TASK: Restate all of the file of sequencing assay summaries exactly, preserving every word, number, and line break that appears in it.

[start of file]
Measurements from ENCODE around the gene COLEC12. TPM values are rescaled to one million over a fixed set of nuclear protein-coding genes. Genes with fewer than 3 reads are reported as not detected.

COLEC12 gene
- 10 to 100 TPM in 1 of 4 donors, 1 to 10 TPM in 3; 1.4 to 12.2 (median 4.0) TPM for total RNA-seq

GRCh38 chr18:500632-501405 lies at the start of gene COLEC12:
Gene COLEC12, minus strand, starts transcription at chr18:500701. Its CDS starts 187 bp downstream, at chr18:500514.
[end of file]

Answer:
Measurements from ENCODE around the gene COLEC12. TPM values are rescaled to one million over a fixed set of nuclear protein-coding genes. Genes with fewer than 3 reads are reported as not detected.

COLEC12 gene
- 10 to 100 TPM in 1 of 4 donors, 1 to 10 TPM in 3; 1.4 to 12.2 (median 4.0) TPM for total RNA-seq

GRCh38 chr18:500632-501405 lies at the start of gene COLEC12:
Gene COLEC12, minus strand, starts transcription at chr18:500701. Its CDS starts 187 bp downstream, at chr18:500514.